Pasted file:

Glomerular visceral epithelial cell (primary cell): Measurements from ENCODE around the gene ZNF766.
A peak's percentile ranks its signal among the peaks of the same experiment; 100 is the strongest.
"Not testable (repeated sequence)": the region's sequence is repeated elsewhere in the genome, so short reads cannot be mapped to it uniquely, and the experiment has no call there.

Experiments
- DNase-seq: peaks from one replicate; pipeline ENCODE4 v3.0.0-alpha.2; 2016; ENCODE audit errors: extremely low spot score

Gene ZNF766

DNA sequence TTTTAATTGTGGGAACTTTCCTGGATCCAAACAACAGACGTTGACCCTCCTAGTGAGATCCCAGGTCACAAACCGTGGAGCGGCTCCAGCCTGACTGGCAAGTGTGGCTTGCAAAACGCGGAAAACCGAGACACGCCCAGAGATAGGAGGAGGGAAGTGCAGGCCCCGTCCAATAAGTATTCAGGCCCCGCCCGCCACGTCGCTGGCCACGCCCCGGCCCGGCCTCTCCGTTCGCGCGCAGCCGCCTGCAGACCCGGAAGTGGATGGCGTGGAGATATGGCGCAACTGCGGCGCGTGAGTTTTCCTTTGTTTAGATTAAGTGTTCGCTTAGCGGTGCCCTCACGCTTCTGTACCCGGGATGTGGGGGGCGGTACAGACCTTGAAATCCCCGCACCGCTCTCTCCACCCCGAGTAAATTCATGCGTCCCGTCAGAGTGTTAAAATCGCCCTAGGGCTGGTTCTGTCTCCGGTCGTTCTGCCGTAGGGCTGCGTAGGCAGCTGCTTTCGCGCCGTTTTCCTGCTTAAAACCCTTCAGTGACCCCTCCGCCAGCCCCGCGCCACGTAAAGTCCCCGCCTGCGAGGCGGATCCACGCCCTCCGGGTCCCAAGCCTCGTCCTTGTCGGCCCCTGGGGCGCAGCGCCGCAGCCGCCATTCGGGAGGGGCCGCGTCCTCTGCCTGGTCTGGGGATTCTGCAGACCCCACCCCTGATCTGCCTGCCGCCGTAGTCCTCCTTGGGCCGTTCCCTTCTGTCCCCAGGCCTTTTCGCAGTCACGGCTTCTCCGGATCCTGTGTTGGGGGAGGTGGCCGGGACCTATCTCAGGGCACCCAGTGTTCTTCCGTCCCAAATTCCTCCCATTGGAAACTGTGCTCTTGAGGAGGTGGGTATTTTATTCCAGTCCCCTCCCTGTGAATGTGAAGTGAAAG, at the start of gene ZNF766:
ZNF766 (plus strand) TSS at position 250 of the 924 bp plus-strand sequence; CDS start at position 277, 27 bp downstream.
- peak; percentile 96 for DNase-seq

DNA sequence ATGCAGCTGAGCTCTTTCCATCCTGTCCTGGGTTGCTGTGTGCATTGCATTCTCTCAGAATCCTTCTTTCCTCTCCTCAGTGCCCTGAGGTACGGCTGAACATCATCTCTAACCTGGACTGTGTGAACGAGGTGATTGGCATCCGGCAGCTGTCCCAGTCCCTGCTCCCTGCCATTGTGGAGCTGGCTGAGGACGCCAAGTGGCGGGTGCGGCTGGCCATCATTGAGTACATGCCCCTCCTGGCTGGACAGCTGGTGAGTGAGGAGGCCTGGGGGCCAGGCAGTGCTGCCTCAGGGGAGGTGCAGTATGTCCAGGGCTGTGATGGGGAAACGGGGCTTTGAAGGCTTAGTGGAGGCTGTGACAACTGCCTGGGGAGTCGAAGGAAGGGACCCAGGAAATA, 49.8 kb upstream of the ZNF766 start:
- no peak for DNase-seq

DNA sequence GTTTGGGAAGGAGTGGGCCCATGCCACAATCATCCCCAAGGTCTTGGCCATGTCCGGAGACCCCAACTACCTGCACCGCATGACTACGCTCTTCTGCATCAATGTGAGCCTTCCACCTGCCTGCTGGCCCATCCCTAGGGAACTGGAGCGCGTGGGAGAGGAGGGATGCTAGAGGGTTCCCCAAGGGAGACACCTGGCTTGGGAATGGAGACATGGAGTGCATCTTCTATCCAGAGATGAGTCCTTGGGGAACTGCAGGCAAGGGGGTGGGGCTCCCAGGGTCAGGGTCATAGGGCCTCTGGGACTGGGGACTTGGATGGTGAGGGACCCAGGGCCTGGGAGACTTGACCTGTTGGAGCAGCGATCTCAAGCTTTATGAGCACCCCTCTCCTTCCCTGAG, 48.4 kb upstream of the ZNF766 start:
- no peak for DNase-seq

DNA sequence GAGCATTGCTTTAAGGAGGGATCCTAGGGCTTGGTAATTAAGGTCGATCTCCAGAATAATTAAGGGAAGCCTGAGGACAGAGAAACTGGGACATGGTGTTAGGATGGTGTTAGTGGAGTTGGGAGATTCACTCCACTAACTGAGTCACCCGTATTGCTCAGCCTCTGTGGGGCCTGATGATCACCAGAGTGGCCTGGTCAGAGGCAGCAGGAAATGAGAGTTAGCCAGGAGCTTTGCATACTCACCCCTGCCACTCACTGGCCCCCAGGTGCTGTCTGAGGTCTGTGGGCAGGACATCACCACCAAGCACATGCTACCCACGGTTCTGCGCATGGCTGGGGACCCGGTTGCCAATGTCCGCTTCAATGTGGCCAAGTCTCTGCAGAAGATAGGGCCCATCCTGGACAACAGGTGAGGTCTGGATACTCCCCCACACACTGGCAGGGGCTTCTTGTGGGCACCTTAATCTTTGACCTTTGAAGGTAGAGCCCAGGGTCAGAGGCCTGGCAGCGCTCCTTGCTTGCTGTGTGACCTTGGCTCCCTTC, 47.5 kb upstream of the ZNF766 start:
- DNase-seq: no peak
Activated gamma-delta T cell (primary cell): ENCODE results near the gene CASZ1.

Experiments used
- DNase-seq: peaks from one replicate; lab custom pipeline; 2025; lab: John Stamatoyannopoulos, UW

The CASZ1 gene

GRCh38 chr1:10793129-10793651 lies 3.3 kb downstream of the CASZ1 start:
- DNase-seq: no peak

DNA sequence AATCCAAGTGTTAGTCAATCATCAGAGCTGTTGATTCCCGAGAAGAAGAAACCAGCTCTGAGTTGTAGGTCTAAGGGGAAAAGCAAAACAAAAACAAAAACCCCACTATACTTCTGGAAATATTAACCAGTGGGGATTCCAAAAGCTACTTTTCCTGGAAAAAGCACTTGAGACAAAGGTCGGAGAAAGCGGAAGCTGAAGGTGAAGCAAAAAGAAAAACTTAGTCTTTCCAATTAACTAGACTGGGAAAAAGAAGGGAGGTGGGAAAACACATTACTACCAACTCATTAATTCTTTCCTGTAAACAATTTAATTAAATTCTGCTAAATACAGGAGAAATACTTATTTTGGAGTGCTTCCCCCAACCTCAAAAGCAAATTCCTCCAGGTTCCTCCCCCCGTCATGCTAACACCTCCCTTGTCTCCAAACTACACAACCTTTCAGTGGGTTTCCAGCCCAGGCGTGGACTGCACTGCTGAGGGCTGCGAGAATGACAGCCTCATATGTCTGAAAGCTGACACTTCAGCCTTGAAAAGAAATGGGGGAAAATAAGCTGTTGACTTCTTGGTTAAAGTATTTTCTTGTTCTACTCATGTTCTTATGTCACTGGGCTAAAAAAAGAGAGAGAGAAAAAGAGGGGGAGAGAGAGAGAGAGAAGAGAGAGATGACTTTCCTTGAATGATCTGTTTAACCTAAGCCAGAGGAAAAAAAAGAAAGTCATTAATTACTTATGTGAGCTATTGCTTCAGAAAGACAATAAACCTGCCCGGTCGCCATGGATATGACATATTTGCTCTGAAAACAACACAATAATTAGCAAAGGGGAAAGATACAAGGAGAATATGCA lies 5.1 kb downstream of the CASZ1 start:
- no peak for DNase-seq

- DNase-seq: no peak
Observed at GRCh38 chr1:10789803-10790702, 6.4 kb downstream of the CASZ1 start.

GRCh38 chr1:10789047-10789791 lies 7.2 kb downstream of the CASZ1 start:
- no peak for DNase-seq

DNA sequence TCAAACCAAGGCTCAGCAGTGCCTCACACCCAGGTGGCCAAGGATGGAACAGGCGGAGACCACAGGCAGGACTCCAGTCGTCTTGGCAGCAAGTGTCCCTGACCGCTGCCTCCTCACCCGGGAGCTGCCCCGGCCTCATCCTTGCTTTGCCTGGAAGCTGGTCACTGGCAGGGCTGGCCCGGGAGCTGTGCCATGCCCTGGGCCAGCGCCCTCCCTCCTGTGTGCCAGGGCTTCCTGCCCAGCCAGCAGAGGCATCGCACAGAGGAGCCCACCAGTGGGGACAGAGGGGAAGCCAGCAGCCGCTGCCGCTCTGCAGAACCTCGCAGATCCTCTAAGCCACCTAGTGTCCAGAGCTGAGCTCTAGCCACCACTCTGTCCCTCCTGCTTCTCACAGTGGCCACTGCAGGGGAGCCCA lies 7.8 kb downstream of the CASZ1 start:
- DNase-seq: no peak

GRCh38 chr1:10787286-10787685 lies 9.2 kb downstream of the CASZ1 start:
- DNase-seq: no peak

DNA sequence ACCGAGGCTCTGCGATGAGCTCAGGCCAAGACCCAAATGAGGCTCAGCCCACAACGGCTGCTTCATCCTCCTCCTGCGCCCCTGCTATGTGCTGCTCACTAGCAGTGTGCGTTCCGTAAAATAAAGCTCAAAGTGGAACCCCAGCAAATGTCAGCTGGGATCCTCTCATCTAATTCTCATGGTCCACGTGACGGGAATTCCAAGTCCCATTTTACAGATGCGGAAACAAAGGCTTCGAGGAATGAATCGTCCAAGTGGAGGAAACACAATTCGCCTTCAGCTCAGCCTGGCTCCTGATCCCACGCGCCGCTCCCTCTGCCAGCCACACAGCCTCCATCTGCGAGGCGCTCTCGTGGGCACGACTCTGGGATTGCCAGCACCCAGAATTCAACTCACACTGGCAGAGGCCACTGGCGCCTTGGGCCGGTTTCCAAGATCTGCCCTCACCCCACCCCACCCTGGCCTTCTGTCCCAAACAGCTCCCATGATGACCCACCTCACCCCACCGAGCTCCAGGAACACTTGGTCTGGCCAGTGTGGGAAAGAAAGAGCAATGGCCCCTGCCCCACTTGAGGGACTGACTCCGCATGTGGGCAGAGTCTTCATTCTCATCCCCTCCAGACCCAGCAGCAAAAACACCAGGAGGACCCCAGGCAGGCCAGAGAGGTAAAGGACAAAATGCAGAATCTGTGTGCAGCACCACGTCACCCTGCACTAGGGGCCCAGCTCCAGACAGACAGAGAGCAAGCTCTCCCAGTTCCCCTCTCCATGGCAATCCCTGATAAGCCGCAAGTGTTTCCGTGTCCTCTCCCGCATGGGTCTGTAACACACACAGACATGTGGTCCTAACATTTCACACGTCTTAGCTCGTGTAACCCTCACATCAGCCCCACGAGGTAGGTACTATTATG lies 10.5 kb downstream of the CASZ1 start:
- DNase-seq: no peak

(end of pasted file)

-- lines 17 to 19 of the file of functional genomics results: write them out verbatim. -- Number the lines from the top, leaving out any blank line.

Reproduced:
Experiments used
- DNase-seq: peaks from one replicate; lab custom pipeline; 2025; lab: John Stamatoyannopoulos, UW

The CASZ1 gene